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Pain Of Salvation - Road Salt One CD (album) cover


Pain Of Salvation


Progressive Metal

3.33 | 478 ratings

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Special Collaborator
Eclectic & C/JRF Prog Team
4 stars Redemption

Sub-genre: Progressive Metal (little in the way of metal in this offering)
For Fans of: Subtly complex 1970's blues
Vocal Style: Soulfull Gildenlow at his best.
Guitar Style: Bluesy with occasional metal bursts
Keyboard Style: Little in the way of synthesizer sound. Lots of piano, overdriven Rhodes and Hammond sounds.
Percussion Style: Classic Rock set, other classic rock percussion like tambourine. Tympani in one song.
Bass Style: Picked electric rock. Some of the bass sounds seem to be more generated from the keys.
Other Instruments: none
You are not likely to enjoy this album if: you are a "hi-fideliphile" with little tolerance for "muddy" sound.

Summary: It took me a long time to forgive Pain of Salvation for the travesty that was Scarsick. The band's pinnacle, Be, was followed by a release that collapsed into a train wreck of punitive cynicism, wrapped in a package of mundane music. So disappointed with the album was I that I allowed Road Salt One to be out for nearly a year before even trying a sample. Even after the first few tidbits I remained skeptical. But something about the sound held my interest. When I finally listened all the way through, Road Salt One was a very pleasant surprise. With subsequent listens I found the album growing on me. In evaluating why this is, it comes to mind that there are two fundamental reasons: the heretofore only lightly explored blues genre, and for some reason, the frequently belabored sound quality.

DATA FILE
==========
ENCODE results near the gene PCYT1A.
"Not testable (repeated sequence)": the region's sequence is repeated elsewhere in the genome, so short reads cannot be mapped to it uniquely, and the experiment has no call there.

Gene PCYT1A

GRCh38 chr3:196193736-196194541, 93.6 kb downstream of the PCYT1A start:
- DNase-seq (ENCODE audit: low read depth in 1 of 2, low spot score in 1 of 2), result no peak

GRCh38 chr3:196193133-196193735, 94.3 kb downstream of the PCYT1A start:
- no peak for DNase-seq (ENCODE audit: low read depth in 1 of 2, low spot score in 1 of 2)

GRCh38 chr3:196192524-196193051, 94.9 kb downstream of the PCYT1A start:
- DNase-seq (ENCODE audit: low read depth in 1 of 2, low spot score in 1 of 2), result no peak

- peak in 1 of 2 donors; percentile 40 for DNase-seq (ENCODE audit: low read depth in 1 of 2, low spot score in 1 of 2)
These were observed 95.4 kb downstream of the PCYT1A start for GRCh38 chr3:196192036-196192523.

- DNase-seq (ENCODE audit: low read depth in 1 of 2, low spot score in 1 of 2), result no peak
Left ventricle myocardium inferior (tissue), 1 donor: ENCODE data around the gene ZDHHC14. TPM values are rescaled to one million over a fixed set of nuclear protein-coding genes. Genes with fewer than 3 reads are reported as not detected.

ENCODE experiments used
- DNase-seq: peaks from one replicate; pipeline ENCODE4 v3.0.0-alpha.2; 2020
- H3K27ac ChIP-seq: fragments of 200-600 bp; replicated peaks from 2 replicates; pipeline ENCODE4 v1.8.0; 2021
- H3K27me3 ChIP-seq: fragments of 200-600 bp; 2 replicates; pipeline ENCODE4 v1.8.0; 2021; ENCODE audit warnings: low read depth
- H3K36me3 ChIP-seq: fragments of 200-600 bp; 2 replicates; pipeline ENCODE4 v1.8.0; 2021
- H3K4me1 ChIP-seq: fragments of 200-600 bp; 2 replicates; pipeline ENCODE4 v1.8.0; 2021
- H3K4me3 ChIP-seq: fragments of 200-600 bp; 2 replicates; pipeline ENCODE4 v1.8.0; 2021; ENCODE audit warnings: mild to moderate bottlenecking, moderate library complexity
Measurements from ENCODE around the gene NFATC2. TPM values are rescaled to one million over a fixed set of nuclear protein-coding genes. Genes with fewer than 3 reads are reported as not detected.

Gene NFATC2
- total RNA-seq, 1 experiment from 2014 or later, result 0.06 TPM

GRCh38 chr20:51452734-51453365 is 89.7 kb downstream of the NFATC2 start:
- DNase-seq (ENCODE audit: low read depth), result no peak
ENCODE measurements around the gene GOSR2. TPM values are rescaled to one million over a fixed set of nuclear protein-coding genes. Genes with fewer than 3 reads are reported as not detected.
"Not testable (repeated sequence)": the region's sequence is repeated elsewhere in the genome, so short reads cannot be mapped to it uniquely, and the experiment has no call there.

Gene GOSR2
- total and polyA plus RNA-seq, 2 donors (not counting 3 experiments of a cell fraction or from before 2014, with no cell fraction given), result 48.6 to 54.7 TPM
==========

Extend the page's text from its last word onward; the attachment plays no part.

For the most part, the music is best described as seventies blues rock. However, don't be fooled by the implied simplicity. The hooks and rhythms of standard one ? four ? five blues are there, but the little progressive tags or stealthily abundant. Aside from the soulful vocals of Daniel Gildenlow, the overall style has no match within the band's discography. There is some variations, including the song Sleep Under The Stars, in which Gildenlow sounds much like Nils from Sleepytime Gorilla Museum. From start to finish, the texture is one of melancholy. This quality can be attributed as well to the recording.

Within the sound, the recording quality, lies insight into the listeners own ability to hear beyond the sound. While it may seem gimmicky, the superficial lack of polish allows for keener awareness of subtle nuance and complexity. It is interesting that this album would come along at a time that my own listening has expanded into the realm of low fidelity recordings from the 1920s through the 1950s. The likes of Tommy Dorsey, Raymond Scott, and Marlene Dietrich did not have the benefit of ultra-low-noise recording and digital post-processing, but it would be rather sophomoric to marginalize the artistic merit of their performances due to sound quality. One could even add that the sound lends to the character of the music, as it does in Road Salt One.

Final Score: this is a good album. It is not for everybody, but most progressive rock fans would find something to enjoy here. Progressive Metal purists? Not so much. But for all intents and purposes, Pain of Salvation is being progressive in the purest sense of the word. For my own ranking of Pain of Salvation's albums, I enjoy it more than Remedy Lane(now 4th favorite), but not as much as One Hour By The Concrete Lake(2nd favorite). And it's a significant redemption coming back from the worst album in their library. I have no trouble giving this album four out of five stars.

Tapfret | 4/5 |


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